The good thing about JBMF is that this is the event where we attract everyone, we attract those who are willing to have fun. It’s a little exclusive to some extent, because the venue is a private space, but nobody is left out. So if you have an interest in good music, you’ll find something at JBMF.

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Photo by Adolfo Sesto

 

How will this year’s JBMF differ from prior years?
As usual, we will see new talent who have never played in Santo Domingo. We’re especially excited for acts like Life on Planets, Sharam Jey, and NTFO. This will also be an eco-conscious festival, we’ll be launching a campaign in collaboration with the institution that handles recycling in the Dominican Republic.

We’re also collaborating with an artist and entrepreneur named María Batlle; she has a foundation called The Muse Seek Project, which uses technology to teach music appreciation to deaf children. With her help, we’re going to throw the first silent disco in the Dominican Republic. At this point, silent discos are very popular at festivals, but ours is going to utilize a wearable technology device called SubPac, which allows people to appreciate music in a different way, to feel all the vibrations and frequencies of the music. It’s something orgasmic, it’s really something special and we’re gonna have it in DR for the first time thanks to her.

In DR it’s not common work with a second stage and this is our attempt to do that ― to let people know that within the same event, there may be other things to do.

What under-the-radar Dominican acts do you recommend?
Carolina Camacho is really interesting. Dirk Largo is based in New York, but there’s a Dominican involved in the band and they’re great. Alex Ferreira is about to blow up, and many people in DR don’t even know who he is.  But people will be very proud of him soon, really soon – he has a big audience and he’ll probably be the next big name coming from DR. Carolina has that opportunity too.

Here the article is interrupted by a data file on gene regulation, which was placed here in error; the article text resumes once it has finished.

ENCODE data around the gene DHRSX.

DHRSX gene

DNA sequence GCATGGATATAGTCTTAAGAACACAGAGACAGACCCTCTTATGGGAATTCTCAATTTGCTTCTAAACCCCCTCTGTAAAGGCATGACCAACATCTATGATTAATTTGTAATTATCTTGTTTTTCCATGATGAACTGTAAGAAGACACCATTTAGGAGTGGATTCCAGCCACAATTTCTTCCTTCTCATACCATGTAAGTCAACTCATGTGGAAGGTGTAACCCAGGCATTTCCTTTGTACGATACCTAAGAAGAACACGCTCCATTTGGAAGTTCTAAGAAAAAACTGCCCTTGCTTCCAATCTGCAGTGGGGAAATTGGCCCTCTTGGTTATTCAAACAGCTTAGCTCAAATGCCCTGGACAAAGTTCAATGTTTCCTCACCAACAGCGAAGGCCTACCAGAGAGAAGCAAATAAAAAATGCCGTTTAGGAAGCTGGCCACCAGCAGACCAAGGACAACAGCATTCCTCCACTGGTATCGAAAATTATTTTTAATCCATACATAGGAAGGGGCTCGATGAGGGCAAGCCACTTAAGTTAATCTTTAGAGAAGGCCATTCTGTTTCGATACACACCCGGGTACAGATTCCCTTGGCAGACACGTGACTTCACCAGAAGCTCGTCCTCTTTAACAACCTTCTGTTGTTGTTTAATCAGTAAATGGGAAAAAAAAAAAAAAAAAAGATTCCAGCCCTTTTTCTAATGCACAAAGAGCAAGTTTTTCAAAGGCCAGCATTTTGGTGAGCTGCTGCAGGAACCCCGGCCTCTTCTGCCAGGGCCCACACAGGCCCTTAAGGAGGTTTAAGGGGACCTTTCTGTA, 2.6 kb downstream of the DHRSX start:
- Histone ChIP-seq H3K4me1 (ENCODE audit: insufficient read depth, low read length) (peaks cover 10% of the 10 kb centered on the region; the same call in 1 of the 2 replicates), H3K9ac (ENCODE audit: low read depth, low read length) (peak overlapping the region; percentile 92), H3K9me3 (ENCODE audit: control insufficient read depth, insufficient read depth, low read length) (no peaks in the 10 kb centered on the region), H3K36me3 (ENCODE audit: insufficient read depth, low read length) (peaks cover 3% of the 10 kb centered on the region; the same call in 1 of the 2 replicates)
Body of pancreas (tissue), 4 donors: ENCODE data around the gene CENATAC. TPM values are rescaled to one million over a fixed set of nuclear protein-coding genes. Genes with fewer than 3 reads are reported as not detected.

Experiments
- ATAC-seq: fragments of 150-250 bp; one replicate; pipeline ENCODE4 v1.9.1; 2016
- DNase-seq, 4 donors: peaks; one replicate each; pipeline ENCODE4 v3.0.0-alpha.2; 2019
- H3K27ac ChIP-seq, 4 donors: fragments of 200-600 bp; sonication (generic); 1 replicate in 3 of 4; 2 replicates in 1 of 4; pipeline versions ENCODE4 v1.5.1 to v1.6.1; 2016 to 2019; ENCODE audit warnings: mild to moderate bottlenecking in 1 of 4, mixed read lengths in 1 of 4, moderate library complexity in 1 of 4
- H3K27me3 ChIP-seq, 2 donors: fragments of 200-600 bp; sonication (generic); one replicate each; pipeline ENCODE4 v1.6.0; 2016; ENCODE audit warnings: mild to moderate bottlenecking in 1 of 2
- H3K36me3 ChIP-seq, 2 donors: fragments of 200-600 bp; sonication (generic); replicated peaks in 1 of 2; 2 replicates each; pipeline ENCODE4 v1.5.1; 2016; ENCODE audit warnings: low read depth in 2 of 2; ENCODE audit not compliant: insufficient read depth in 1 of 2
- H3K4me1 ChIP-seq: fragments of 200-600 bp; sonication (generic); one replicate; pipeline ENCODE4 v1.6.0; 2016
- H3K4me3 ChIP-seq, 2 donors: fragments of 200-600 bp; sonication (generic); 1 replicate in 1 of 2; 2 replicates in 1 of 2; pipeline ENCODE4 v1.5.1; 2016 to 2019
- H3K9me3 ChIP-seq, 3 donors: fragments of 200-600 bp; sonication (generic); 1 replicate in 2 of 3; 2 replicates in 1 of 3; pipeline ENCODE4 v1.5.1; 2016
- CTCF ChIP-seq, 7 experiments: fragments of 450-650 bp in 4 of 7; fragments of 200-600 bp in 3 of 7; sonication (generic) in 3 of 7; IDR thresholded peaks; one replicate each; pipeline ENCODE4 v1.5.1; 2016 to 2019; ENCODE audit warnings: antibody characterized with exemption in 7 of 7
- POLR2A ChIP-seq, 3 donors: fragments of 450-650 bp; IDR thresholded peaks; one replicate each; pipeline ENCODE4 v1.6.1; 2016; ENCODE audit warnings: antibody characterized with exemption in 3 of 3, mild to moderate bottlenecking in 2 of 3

Endless Love is a really cool trio; also Whitest Taino Alive, of course; my brother Diego Mena who is always putting out great tracks, is always innovating and has a great work ethic. I feel bad because I’m probably forgetting a lot of names.

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Photo by Hilda Pellerano

 

Are there different scenes in the Dominican Republic or do all projects work together in the same space?
There are completely different scenes. Completely different. Our idea [of merging different genres together] can be done and can work, just like it’s worked at some of the largest festivals around the world over the last decade. But we know we can bring together all those scenes in DR by creating a well-rounded experience. We need to work together.

Back when I was a kid in the 90s, my CD case included music from Pearl Jam, Nirvana, Sonic Youth, Soundgarden, Alice in Chains, Temple of the Dog… and I remember hiding my Mariah Carey CD along with my Tupac CD, because I was part of a crew who liked rock and I’d get side-eyed when I bought albums from other types of artists. Back then, people were divided according to genre, but now everything has changed. Now you don’t have to buy music to discover new sounds, and no one expects you to stick to just one genre. Liking a lot of stuff doesn’t make you weird, it makes you a person open to hearing new things.

The current generation has seen that, and now more than ever we are able to merge many genres into one space. That’s what’s happening around the world, and it’s what we want to happen in Dominican Republic. So if we put all the scenes together at the same event, they will all grow together.